Among the women with PMB, 207 (57%) underwent successful endometrial sampling. The most common histological diagnoses were polyp (35%), endometrium (33%), atrophy (10%), leiomyoma (8%) and non-complex hyperplasia (6%). A total of 16 women (4%) were diagnosed with a gynaecological cancer. Among these cancers, 13 were EC (4%), two were cervical cancer (0.6%) and one was ovarian cancer (0.3%). The women who were diagnosed with EC were older than those without malignancies (p < 0.01, Table 1). Among the 16 women with malignant histopathology samples, one was diagnosed from a procedure performed during the initial consultation, six from a single procedure performed later in the process and nine received their diagnosis after multiple diagnostic procedures. As part of the diagnostic work-up, nine of the 16 women were examined with a vabrasio. Among these nine samples, four were unsuccessful, three had insufficient material, one showed complex hyperplasia and one showed endometrial adenocarcinoma.

We found a mean 83-day period from initial consultation to the final diagnosis of cancer in the 16 women. The delay was not associated with whether initial sampling was performed or not or whether the sampling was performed at the outpatient clinic or at a private specialist (p = 0.5, Kaplan-Meier). Considerable variation was seen in terms of days before diagnosis (median 51 days (range: 0-299 days)). The two women with the longest delay to the final diagnosis waited for 299 and 261 days, respectively. They did not attend their follow-up appointment, and the department did not pursue the case further despite having no endometrial sample from the initial consultation. They were subsequently re-referred with continuous PMB and the cancer diagnosis was confirmed. Five of the 16 women who eventually received a cancer diagnosis did not have a diagnostic procedure performed during their initial consultation; three due to pain and non-cooperation and two due to cervical stenosis. Three of the 16 women underwent an initial diagnostic procedure but had benign pathology in this sample. In these cases, EC was found at a subsequent follow-up. In two of the 16 cases, the diagnostic procedure was delayed due to the need for cardiac evaluation before anaesthesia.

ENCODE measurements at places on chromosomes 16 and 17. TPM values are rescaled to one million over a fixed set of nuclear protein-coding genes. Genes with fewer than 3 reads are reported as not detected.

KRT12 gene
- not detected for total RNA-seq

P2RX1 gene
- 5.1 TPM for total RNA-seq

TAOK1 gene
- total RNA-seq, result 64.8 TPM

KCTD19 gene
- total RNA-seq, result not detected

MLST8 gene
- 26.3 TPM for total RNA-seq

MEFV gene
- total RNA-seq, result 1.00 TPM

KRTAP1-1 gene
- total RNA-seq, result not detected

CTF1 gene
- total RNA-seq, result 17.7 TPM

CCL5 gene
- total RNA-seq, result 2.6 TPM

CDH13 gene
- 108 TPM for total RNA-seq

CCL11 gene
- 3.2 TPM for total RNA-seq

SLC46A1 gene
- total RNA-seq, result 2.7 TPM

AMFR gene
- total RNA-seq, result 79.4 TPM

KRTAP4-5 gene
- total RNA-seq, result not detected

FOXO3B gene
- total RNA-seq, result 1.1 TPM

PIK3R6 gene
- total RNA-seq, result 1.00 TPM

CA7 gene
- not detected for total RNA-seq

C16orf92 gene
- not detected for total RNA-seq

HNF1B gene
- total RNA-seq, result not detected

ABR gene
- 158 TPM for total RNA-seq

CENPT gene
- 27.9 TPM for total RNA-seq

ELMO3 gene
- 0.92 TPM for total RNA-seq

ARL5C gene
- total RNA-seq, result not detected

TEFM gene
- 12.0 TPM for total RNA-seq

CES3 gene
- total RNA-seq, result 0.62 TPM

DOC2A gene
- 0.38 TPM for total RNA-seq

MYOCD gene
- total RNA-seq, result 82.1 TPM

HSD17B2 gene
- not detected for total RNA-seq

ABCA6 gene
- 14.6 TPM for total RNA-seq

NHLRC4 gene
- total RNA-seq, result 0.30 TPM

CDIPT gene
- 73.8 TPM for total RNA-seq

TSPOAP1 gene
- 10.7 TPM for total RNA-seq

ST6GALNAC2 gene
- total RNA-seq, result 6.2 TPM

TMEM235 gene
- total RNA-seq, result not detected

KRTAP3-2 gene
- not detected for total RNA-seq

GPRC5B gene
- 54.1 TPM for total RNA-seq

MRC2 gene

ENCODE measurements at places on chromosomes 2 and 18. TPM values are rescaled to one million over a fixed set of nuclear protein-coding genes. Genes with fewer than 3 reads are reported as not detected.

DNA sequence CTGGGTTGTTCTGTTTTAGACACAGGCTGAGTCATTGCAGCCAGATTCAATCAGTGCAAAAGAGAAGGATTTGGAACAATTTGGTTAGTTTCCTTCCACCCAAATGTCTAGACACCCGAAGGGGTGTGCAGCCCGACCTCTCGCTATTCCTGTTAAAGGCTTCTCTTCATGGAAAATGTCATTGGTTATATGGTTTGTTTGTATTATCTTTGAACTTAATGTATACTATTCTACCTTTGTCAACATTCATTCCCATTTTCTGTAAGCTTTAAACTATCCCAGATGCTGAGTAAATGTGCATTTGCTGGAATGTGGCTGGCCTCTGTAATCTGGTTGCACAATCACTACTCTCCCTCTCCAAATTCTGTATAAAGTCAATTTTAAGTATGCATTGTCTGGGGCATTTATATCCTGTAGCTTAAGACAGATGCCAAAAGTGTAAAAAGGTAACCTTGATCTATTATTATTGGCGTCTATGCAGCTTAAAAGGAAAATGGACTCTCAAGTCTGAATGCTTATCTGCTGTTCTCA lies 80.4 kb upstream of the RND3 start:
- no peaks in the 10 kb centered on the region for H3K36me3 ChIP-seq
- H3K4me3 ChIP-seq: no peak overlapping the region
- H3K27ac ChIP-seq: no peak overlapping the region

We found considerable variation in the flow of women with PMB after the referral to the supposedly fast-track suspected cancer programme. For women with a subsequent cancer diagnosis, an average 83 days passed from the first visit to ascertainment of malignancy and most of the women underwent several diagnostic procedures before receiving their final diagnosis. The intentions in the national guidelines and the fast-track cancer referral programme are to ensure and increase the quality of care, eliminate unnecessary delay and enable transparency about the patients’ potential diagnosis. Furthermore, the recommendation specifies that the diagnostic process should be performed within 15 days and that initial treatment should be initiated within 29 days from the referral [1]. However, this is a general recommendation - not a patient right. Given individual circumstances and considerations, the process may therefore be extended. Thus, the examined delay reveals a disparity between reality and the national guideline recommendations. Scrutinising each individual case showed that different circumstances caused the delay as some displayed non-cooperative behaviour, comorbidity and an initially benign pathology. Even though these circumstances are, to some extent, understandable, the observed delay still much exceeded recommendations. A nationwide Danish study on gynaecological cancer found these conditions to be ubiquitous in the flow of patients [6]. Furthermore, the women with EC experienced a median of 61 days of secondary care delay, i.e. time from referral from their general practitioner to surgery, 10% even had a secondary care delay of 138 days or longer. Thus, we found that the median initial diagnostic delay was twice that recommended. Even though this does not include secondary care delay, the degrees of delay were comparable. Our study findings in this respect are similar to the national level median delay and far from the recommendations in terms of waiting time [6].